Sweet Gale essential oil: Scotland. The top notes of this material are candy-sweet and ice water fresh. In the heart a suave floral-sweetness takes charge, the sweet notes reminiscent of a Bergamot Mint and Bois de Rose infusion. … a really gentle sweet-herbaceous note that playfully wanders in and out of detection.  For the perfumer the value is chiefly within the top note, imparting distinctive freshness that would be of extra value to anyone creating an oriental themed perfume.  Sweet Gale is a marriage made in heaven with most spice materials along with fruits such as Bergamot and Cedrat and with floral and herb materials including Lavender, Lavandin, Rosemary, Hyssop and Clary Sage. The main constituents are Alpha Terpineol 11%, D-Limonene 53%, Geranyl Acetate 5%, Linalool 4%, Linalyl Acetate 4%.  I am so totally intrigued, sounds like a love affair.

Elemi Coeur (fractionation): Phillipines.  A very specialist material that of course is rose floral, pink pepper spicy and marine like in aroma. For the perfumer this material brings a very fresh, zesty, pink berry, pepper and peony top note to modern floral bouquets.  I have a tincture I made about a year ago and fell in love with Elemi.  Now this I have to try.

Santalol (natural isolate): Australia.  The aroma is sandalwood clean, creamy, masculine, rich bodied, full of natural sandalwood character without the phenolic and aldehydic notes one experiences with the all Australian essential oil. This will be invaluable to the perfumer creating floral, oriental, woody and ambery compositions adding real volume and substantivity.  And, folks, it’s bloody expensive at €8,95 for 1ml!!!

Cistus Absolute: more on this one when I do my own evaluation.  Something I’m also going to do is try to untangle the confusion around Cistus, Ladanum, Labdasur, and Éclat de Ciste (or Cistus Burst), ’cause my head’s spinning.

Éclat de Ciste (Cistus Burst).  See above.

Labdasur See Cistus.

I think that’s enough rambling for today, don’t you?  Off now to do some evaluations, heal my stiff neck and make a cup of tea…probably not in that order.

Have a gracious day :).



This is a picture of my new/old desk in my studio.  Before I was only using the main one attached to the wall.  And that was the problem, I was facing a wall.

Often I would go into this room to work and come out an hour later having been completely unproductive, feeling thoroughly dissatisfied and depressed and not knowing why.  I put it down to various factors, some of which I’m still struggling with but I knew there was something more fundamental at the bottom of it and that it was solvable. I just didn’t know what it was. So I gave it time to breathe, to percolate, to exist, though it disturbed me.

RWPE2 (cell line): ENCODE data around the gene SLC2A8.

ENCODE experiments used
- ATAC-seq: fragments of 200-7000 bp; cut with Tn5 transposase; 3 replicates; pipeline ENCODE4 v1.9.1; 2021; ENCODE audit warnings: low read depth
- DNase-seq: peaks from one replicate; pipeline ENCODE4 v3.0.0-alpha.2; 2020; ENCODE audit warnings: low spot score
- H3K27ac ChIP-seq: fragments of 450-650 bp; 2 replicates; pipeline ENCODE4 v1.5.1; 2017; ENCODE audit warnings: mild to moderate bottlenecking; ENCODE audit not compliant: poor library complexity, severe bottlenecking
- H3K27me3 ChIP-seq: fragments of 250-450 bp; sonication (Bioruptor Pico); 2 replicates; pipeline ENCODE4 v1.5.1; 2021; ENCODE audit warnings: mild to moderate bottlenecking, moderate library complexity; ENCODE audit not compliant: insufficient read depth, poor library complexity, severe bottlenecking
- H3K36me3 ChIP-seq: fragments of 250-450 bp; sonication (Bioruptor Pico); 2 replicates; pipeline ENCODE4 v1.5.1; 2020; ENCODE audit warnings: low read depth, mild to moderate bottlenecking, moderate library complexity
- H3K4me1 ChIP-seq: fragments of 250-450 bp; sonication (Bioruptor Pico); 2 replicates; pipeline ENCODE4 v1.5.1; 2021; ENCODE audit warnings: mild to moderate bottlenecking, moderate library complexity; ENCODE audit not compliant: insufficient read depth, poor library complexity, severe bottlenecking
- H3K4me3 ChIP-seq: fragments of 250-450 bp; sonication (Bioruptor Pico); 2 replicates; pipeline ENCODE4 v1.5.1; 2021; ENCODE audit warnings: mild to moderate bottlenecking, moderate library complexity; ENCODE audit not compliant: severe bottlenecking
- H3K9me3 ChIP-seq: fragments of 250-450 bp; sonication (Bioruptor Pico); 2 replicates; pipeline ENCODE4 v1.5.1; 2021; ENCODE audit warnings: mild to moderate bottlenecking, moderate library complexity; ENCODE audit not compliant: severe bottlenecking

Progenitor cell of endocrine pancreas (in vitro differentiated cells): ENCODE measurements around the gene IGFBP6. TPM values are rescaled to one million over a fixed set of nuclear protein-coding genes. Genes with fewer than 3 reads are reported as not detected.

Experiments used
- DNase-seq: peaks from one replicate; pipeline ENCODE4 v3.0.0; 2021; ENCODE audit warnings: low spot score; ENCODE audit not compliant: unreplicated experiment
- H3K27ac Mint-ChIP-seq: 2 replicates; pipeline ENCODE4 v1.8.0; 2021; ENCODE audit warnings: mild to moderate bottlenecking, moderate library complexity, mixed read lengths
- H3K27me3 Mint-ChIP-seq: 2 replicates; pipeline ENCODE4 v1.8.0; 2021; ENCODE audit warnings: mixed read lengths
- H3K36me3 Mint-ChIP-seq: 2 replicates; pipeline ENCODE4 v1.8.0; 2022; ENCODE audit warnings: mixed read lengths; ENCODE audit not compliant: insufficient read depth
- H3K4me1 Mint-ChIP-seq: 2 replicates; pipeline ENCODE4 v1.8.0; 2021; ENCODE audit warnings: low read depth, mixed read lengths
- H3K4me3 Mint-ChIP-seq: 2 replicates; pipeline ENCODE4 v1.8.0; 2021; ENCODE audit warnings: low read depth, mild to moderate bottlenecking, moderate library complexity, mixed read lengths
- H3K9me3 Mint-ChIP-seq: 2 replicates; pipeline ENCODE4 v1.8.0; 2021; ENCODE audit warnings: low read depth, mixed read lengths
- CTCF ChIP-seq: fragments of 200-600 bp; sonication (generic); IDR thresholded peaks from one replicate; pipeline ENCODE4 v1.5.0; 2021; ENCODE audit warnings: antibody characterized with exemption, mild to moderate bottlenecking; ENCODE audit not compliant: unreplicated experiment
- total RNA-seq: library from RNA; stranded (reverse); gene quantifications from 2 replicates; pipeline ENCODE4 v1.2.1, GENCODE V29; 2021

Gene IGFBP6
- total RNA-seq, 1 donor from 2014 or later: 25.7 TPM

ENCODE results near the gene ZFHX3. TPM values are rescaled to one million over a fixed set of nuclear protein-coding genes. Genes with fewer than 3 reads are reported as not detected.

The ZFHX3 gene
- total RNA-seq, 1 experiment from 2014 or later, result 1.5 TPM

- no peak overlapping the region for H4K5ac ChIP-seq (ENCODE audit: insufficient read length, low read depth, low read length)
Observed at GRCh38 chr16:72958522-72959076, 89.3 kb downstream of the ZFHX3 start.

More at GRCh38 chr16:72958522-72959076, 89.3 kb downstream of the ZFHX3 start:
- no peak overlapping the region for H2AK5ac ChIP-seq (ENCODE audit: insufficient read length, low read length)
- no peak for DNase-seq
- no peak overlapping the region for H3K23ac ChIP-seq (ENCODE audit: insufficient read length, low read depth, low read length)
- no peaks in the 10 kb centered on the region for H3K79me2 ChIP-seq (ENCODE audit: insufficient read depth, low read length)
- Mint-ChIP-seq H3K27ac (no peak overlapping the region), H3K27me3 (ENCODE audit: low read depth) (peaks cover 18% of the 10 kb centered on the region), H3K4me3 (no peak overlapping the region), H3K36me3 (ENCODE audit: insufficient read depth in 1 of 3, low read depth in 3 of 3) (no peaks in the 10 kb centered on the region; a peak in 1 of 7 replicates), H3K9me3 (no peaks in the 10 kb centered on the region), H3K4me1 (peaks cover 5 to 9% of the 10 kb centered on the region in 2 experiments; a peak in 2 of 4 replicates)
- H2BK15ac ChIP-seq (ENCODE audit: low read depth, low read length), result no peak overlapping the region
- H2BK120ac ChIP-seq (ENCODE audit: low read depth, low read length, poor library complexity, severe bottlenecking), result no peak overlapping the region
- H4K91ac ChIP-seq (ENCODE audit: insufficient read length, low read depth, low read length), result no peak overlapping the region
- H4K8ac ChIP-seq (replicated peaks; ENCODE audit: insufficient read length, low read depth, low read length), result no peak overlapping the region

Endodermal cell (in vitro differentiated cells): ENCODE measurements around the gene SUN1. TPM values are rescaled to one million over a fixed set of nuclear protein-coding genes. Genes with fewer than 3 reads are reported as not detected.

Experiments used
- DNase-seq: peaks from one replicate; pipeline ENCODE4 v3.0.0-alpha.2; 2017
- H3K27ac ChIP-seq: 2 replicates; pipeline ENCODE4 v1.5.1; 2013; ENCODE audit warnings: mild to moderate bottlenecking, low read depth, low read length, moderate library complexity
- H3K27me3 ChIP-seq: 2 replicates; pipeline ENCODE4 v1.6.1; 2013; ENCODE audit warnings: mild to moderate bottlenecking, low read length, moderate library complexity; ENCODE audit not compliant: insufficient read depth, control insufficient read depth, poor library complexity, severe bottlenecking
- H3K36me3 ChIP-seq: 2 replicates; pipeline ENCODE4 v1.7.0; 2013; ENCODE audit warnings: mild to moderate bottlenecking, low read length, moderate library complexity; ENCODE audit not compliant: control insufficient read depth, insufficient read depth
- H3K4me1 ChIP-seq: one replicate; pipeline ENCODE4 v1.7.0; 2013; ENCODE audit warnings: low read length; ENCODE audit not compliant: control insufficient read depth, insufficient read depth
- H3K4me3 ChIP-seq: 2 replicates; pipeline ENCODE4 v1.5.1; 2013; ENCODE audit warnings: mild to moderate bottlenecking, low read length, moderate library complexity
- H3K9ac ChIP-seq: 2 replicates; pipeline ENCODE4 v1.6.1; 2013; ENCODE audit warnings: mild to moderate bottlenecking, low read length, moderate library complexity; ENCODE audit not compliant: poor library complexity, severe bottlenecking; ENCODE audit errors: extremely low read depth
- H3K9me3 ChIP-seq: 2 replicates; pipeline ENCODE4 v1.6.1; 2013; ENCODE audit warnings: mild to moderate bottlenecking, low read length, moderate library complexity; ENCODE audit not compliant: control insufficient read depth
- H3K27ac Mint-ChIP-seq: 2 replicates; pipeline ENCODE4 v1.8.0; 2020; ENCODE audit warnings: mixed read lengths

Realisation dawned one day in the form of an idea to recoup the old desk (that I had chucked when we finished the room). I had resisted this idea because I was willing to sacrifice flow for aesthetics.  For me things need to be functional as well as beautiful, pleasing to the eye and in the beginning that desk just wasn’t doing it for me.  But the fact remained that I wasn’t creating.  I was constantly hitting a “wall”.

The fact is I love having a lot of empty space on my desk. I realise now I needed space to breathe, to imagine, to create. Now, you can find perfume ingredients jammed up against photography equipment and writing tools all working together to create a beautiful trinity of harmonious creative energy that is uniquely mine.

Creating one’s space takes time, at the heart of which lies the art of listening.

aromatic updates

They’re here! The shipment came from Proxisanté in France of Patchouli Coeur, Cocoa extract, Carrot seed, African Stone, and my minuscule investment (1ml each) in Tuberose and Osmanthus absolutes. I’m so excited to get them into their dilutions!  Now I can stroke those two off my wish list.

Oh and the skin care DIY products came in from the US last week so I will be needing to get my hands into those babies soon as I promised my lovely sister-in-law I’d make her an oil based skin serum and her own scent for her birthday.  Gotta get crackin’ on those.

So, what else has been brewing you ask?

The smell of the elderflower tincture was bothering me so much I’ve decided to dump it out!  Yes, I had great expectations but since I’m not one to waste time that’s it. The smell is just horrid and I can’t imagine putting that anywhere on my skin, so out it goes!

The jury’s still out with the jasmine flower tincture.  It’s not winning me over so it may come to the same fate as the elderflower, but I will give this one some more time.

While out walking Charlie this morning my mind started thinking about perhaps investing in a small alembic to distill some of the wonderful botanicals that surround us here in the Alps like the beeswax from our bee farmer friend (I’ve got about 3kgs of the stuff in a ziplock bag). I think I might get a better product out of the elderflower using this method, linden flower, our beautiful roses, the majestic Bay Laurel tree and the acacia trees that are so plentiful here…hmmm, I think I’ll check online today and see what the costs are and where I can source them here in Europe. Yikes, another project, how the heck did that happen?!

Make it a loving day.

making 10% dilutions


I know, pretty boring stuff, but necessary to the perfume making process to ensure that every note has the same odour intensity, so I’m going to do a very quick run through of how to do a 10% dilution.

1. First turn on your scale, then place the empty bottle on it and tare it so that it reads 0

2. This is important: say you’re using a 30ml bottle don’t plan to fill it right to 30ml, leave room for the alcohol to breathe. So plan to fill to 25ml, therefore, measure 2.5gr of your synthetic or natural with a pipette

3. Then top up with alcohol until you get 25gr

è voilà your 10% dilution!  So, before beginning to formulate all of your ingredients should be diluted.

At this point I would label it and then write a brief description of the note on a sticker and label it. You can include things like odour description, supplier, date of purchase and the CAS or FEMA number for easy re-ordering.

Happy June!                                                                                                          – M